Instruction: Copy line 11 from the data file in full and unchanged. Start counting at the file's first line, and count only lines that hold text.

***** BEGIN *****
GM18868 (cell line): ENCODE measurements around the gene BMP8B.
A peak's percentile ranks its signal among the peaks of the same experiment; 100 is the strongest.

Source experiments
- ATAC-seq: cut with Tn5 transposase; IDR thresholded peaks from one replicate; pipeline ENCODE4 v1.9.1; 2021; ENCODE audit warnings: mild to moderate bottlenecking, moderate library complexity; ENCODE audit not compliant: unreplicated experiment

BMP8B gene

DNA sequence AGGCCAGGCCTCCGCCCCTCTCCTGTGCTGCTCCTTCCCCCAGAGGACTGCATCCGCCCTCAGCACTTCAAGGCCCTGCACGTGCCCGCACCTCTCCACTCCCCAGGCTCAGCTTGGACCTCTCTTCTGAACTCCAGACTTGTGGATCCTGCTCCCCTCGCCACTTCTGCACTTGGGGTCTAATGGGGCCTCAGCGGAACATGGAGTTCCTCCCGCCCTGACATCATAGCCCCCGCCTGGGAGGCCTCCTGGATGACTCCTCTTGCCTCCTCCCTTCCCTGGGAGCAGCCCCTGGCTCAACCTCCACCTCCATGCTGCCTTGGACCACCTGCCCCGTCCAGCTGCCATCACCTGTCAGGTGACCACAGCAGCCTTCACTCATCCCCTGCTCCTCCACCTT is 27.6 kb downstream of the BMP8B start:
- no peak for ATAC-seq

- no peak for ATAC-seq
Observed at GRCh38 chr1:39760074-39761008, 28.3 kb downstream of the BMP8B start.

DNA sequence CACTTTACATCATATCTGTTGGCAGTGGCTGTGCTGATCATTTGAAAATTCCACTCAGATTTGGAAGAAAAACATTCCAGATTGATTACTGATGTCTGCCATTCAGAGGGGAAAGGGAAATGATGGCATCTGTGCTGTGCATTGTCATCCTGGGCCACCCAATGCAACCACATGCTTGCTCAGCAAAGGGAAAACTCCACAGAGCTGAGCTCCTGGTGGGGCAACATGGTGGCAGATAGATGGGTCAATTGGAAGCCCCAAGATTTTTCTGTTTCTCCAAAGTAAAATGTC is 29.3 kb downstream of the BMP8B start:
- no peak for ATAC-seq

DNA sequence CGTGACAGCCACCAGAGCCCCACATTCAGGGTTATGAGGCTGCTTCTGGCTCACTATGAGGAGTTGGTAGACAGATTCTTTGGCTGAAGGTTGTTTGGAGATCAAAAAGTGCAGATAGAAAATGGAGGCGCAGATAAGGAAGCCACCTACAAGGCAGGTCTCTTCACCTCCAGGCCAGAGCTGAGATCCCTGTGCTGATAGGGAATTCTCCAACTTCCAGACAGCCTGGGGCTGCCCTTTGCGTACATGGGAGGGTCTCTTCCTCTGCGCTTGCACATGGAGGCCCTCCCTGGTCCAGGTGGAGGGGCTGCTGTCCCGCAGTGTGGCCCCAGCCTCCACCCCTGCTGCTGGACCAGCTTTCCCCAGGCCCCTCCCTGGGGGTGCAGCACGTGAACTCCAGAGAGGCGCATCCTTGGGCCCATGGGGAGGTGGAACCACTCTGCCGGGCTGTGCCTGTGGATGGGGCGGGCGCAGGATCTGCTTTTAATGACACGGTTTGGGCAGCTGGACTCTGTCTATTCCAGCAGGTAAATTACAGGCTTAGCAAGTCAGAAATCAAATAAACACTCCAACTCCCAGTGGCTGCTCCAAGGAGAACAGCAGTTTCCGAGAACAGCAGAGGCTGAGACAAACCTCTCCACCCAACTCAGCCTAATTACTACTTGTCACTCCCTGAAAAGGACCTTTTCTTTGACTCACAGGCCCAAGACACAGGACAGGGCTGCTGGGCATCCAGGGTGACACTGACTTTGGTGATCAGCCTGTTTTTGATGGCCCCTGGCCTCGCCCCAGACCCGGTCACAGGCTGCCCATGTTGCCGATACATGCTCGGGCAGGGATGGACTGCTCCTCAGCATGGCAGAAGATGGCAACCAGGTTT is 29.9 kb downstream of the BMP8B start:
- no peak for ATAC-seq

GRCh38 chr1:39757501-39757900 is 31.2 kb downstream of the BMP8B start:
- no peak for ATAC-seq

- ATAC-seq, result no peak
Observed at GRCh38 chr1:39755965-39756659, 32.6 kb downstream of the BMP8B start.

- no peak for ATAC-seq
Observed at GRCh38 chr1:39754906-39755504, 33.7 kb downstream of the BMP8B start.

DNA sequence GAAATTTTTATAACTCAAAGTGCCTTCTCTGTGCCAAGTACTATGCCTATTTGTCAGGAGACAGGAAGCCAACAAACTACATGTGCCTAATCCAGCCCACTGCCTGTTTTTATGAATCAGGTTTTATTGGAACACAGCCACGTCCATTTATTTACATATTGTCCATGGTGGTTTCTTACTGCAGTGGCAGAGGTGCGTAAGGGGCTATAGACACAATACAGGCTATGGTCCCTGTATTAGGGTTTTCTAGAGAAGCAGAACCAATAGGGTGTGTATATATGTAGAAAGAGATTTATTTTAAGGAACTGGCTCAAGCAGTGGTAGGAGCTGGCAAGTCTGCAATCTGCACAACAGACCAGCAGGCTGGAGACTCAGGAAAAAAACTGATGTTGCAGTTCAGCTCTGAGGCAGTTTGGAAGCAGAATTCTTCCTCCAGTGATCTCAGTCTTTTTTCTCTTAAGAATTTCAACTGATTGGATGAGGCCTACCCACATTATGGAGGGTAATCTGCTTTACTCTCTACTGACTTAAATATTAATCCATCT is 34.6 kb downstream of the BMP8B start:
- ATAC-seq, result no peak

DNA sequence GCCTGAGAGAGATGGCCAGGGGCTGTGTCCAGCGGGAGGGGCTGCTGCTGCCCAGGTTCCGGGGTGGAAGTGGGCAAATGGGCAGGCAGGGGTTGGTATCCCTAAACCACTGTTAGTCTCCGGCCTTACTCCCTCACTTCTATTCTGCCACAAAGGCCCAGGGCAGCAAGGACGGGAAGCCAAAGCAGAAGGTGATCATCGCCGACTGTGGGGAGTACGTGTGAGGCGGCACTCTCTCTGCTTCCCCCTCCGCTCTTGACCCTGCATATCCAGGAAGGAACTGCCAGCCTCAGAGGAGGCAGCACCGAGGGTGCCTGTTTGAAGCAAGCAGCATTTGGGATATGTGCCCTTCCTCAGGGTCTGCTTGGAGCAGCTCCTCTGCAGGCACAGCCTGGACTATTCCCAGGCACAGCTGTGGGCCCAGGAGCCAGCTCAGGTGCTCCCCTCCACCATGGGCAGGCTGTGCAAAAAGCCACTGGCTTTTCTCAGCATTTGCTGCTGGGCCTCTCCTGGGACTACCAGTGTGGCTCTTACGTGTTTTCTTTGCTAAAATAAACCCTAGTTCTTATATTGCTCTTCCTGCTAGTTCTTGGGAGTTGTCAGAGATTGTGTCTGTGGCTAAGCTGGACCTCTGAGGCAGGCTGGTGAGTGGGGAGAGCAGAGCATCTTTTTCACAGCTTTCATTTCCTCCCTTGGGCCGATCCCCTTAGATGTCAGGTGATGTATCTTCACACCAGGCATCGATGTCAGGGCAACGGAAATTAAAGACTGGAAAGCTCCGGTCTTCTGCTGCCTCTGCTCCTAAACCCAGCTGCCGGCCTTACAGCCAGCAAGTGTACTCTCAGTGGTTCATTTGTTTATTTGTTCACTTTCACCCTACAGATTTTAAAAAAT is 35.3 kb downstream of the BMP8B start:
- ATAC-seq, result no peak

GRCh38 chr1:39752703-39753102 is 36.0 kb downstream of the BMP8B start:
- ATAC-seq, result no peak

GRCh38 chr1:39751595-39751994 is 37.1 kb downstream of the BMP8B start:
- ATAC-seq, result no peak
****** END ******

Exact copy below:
- no peak for ATAC-seq